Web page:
Reason as the Leading Motive

Culture of Truthiness

Posted by Jerry on January 27, 2006

Truthiness” is the word of the year, nominated by the American Dialect Society.

Wikipedia defines “truthiness” as “the quality by which someone purports to know something emotionally or instinctively, without regard to evidence or to what the person might conclude from intellectual examination.”

Isn’t there already a word for that – faith? “A firm belief in something for which there is no proof.” And to that I would add, a belief in something for which there is no need or regard for proof.

I think I see the reason behind the rapid and immediate acceptance of this new word ‘truthiness’. People are too afraid to come out explicitly and say they hold whatever beliefs just on faith. Faith has come to have a rather religious connotation, and outside of the sphere of religious discourse, it is almost always perceived negatively or condescendingly.

A journalist cannot put out an article based on faith – but now, he can argue for the ‘truthiness’ of the work.
G.W. Bush might not be too successful in defending his reliance on faulty intelligence because he had faith in it, but he can probably be more convincing if he says he felt some truth in it – it had a quality of truth that he could feel instinctively and emotionally.

Contemporary culture now have an expression to convey their desire to evade the hard demands of proof and reality, and express their opinions based on an instinctual, emotional, whimsical foundation. They have typically shyed away from using the word “faith” to justify their convictions, but the word ‘truthiness’ gives them a good recourse to atleast the semantic similarity with actual and real truth. It helps them control or ignore their cognitive dissonance when they spout something so utterly lacking of any evidence and yet pass it off as kind-of-sort-of-true by classifying it as “truthy”, having “truthiness”, not necessarily being “true”.

Is only “morality” meaningless today? “Truth” is also clearly getting to be meaningless.

All this talk about “truth” reminds me of Rand’s response to the philosopher John Hospers. Hospers challenged Rand’s definition of truth as “the recognition of reality”. Hospers argued that truth is not recognition because it is not contingent upon anyone to ‘recognize’ it. He argued that whatever is true, is true regardless of whether one recognizes it, accepts it, or not.

Rand replied by clarifying the mistake Hospers was making. She pointed out that “truth” is an epistemic concept to refer to the activity of the mind in relation to reality, not to point at reality itself. The concept that points to reality itself is fact. The difference between fact and truth is that facts exists as they are, regardless of any recognition. Truth, however, needs to be identified, realized, and accepted. One can twist the truth (or call it “truthy”) or even refuse to recognize a fact as true, but that does not render the fact as non-existent. Existence exists as is.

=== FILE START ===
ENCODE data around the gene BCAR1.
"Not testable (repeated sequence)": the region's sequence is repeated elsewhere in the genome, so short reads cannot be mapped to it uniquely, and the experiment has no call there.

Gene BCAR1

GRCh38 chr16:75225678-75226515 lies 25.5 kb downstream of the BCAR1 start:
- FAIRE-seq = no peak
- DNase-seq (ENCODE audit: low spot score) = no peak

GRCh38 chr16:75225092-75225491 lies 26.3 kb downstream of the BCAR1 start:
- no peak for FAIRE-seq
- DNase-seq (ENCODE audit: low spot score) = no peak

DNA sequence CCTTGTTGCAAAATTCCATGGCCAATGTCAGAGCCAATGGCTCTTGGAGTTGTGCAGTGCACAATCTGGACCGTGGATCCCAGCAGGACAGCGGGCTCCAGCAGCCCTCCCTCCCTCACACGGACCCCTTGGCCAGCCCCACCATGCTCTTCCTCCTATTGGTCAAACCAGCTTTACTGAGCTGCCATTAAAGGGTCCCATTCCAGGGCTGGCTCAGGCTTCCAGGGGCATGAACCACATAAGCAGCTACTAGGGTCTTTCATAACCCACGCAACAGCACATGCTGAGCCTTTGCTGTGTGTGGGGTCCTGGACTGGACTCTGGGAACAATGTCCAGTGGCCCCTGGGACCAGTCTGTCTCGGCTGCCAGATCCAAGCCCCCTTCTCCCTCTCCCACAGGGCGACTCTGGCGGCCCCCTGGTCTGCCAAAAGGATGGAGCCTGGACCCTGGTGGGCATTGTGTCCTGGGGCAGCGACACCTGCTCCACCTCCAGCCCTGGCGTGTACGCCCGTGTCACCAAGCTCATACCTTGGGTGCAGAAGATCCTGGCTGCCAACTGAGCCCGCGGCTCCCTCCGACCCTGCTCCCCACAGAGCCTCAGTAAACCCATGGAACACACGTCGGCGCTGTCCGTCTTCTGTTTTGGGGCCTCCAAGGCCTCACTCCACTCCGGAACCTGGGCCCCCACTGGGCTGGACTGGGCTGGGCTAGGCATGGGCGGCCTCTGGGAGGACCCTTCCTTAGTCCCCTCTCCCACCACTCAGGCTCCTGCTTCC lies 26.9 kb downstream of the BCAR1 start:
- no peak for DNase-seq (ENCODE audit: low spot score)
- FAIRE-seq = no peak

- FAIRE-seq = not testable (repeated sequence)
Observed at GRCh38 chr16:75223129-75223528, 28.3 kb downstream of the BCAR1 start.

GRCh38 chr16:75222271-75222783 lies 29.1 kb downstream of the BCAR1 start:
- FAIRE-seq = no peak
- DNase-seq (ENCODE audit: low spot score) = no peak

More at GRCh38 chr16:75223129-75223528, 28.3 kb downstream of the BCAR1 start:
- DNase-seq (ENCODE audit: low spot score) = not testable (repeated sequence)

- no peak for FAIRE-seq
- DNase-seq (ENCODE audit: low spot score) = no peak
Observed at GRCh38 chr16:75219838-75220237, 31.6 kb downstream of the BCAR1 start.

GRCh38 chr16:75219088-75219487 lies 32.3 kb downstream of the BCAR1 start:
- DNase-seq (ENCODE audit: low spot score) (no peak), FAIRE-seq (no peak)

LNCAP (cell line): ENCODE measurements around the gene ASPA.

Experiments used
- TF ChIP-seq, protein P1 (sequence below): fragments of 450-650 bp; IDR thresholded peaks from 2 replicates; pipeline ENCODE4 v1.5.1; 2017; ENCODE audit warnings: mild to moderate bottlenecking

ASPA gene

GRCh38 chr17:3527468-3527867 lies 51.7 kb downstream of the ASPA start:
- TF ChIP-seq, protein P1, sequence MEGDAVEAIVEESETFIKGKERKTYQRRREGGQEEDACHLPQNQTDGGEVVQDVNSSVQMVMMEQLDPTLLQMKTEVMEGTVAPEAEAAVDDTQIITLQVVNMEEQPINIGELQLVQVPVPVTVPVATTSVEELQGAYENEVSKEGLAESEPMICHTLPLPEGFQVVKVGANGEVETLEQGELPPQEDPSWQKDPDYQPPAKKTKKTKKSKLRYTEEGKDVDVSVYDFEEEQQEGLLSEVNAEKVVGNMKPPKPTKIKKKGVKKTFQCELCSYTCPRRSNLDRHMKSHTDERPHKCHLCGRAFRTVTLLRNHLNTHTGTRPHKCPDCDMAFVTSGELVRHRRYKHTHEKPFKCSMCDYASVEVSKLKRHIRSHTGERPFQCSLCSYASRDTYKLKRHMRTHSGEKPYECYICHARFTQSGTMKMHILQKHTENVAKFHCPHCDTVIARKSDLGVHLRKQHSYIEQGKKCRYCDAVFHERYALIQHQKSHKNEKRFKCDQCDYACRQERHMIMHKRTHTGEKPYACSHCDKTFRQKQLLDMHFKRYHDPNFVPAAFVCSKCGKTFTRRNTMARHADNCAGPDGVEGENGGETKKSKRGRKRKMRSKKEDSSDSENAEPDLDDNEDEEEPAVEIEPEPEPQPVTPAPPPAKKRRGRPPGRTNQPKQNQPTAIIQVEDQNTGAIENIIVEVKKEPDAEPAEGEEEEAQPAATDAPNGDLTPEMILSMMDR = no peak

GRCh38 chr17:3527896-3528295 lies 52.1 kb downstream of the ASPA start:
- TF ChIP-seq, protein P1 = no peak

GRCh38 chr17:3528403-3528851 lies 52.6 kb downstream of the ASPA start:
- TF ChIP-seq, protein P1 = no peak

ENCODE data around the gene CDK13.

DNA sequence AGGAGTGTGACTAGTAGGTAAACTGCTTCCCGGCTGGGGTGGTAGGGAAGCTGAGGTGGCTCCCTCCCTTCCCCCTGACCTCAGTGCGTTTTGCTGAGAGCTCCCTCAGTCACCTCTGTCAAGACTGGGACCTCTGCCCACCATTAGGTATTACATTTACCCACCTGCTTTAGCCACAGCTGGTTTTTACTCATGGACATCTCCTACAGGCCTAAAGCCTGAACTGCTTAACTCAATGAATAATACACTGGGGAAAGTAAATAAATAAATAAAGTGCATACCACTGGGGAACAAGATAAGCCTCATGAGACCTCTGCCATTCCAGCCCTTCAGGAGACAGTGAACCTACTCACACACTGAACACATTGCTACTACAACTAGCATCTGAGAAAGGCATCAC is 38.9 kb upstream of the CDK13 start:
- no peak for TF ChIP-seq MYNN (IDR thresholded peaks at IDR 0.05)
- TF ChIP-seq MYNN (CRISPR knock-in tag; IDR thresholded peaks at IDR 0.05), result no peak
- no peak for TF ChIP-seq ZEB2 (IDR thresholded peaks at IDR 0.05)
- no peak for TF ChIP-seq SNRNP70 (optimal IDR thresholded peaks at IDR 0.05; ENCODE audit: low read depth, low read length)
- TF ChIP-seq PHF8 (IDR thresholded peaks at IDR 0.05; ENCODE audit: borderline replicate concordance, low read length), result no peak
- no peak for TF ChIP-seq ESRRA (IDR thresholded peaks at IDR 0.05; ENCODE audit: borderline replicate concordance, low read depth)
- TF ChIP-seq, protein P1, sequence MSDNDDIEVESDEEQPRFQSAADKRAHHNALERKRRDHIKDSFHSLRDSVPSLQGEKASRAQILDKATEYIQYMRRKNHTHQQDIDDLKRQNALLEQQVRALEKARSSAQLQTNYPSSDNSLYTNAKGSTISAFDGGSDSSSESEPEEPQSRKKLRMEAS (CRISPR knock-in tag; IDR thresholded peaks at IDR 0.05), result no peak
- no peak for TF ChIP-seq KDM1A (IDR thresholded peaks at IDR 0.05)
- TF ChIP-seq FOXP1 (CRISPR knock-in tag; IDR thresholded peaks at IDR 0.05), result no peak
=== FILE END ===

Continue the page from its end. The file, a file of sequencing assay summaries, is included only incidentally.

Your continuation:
For example, one can deny that a tree exists, or even evade the need to affirm or deny that a tree exists. This does not mean that the person has blasted the tree out of existence by evading it or denying it. The fact of the tree remains, though the truth of the tree has not been, known, recognized or accepted. The former is a metaphysical issue and the latter is an epistemological issue.

So, our culture is ever so eager to deny or evade the truth of the facts, but need a face-saving contruct to hide behind. They are well aware that in matter of facts – metaphysically – there are no gray areas possible. Hence, they create the grayness of “truthiness” in the epistemic realm of what they accept or recognize as truth. Some of them are too secular to honestly concede that their convictions are merely matters of faith.


4 Responses to “Culture of Truthiness”

  1. There does seem to have been a rebellion of sorts against truthiness, at least in the case of that guy who wrote “A Million Little Pieces”.

  2. This post has been removed by a blog administrator.

  3. Ergo Sum said


    Yes, I very much admire Oprah for stating unequivocally that “truth matters”. I am glad that she did not let herself be fooled into shading this whole fiasco under “Public Relations” jargon and trying to save her face. There was no face-saving activity on her part, unless you think (like I do) that stating the whole truth, admitting to your mistakes, and standing by the truth is the proudest, self-redeeming thing one can do.

    It was still miserable to see James Frey and his DoubleDay publisher being so squemish and reluctant to flatly admit that the book was a LIE. Frey kept trying to pass it off as a “mistake”.

  4. Truthiness is an ugly, horrible, stupid “word.”

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